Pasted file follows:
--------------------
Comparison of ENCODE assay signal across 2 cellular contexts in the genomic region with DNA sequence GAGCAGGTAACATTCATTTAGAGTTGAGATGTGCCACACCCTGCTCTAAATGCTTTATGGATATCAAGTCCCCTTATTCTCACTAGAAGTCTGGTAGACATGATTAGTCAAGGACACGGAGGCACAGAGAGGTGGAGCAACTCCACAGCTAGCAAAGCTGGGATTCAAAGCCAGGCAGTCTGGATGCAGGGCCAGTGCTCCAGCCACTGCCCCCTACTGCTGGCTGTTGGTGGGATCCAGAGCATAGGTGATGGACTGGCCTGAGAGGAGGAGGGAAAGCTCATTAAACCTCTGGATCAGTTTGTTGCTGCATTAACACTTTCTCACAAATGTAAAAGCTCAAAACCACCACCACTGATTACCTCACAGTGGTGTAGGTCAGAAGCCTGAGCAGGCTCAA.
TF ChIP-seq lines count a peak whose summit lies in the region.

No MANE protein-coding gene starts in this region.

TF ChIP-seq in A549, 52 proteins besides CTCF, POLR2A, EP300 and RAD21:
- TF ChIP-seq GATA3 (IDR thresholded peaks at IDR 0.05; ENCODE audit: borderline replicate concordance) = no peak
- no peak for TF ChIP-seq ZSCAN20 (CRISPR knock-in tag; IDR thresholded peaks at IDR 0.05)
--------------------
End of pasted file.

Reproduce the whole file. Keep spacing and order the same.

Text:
Comparison of ENCODE assay signal across 2 cellular contexts in the genomic region with DNA sequence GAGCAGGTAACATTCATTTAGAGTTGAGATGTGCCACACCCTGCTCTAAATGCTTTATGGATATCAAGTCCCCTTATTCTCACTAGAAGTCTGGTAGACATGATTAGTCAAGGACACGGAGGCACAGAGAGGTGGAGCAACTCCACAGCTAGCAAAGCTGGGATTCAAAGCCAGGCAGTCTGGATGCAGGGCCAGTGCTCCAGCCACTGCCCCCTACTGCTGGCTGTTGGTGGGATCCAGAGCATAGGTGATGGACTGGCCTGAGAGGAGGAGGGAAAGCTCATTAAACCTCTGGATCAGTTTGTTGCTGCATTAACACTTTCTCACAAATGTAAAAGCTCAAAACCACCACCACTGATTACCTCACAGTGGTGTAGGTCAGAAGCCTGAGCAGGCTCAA.
TF ChIP-seq lines count a peak whose summit lies in the region.

No MANE protein-coding gene starts in this region.

TF ChIP-seq in A549, 52 proteins besides CTCF, POLR2A, EP300 and RAD21:
- TF ChIP-seq GATA3 (IDR thresholded peaks at IDR 0.05; ENCODE audit: borderline replicate concordance) = no peak
- no peak for TF ChIP-seq ZSCAN20 (CRISPR knock-in tag; IDR thresholded peaks at IDR 0.05)